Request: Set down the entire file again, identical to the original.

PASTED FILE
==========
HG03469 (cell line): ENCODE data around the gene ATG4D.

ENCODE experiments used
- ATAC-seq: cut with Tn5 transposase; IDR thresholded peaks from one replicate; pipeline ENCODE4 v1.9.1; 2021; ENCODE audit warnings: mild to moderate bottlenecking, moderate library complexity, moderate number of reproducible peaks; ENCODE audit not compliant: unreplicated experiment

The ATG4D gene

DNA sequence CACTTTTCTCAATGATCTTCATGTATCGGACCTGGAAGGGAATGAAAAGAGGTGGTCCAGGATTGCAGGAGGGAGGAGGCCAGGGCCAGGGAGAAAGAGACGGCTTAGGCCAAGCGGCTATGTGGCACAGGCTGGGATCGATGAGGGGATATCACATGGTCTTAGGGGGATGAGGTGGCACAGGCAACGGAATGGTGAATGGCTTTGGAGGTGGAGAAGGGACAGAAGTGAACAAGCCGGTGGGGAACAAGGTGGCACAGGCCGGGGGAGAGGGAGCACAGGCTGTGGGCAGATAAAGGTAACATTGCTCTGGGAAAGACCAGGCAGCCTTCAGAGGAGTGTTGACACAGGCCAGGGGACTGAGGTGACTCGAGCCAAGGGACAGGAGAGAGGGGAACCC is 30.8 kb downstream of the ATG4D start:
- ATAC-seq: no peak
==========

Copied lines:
HG03469 (cell line): ENCODE data around the gene ATG4D.

ENCODE experiments used
- ATAC-seq: cut with Tn5 transposase; IDR thresholded peaks from one replicate; pipeline ENCODE4 v1.9.1; 2021; ENCODE audit warnings: mild to moderate bottlenecking, moderate library complexity, moderate number of reproducible peaks; ENCODE audit not compliant: unreplicated experiment

The ATG4D gene

DNA sequence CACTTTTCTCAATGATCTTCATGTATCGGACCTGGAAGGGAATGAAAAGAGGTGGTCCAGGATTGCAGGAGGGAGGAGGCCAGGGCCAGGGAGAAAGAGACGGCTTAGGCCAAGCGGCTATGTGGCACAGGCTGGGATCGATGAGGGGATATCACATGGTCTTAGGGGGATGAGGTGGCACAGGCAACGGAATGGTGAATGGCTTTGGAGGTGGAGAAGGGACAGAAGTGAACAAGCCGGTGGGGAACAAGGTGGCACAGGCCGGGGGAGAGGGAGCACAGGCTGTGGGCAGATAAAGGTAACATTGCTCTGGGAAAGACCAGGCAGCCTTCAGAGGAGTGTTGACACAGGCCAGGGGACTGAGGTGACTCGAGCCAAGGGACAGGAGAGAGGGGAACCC is 30.8 kb downstream of the ATG4D start:
- ATAC-seq: no peak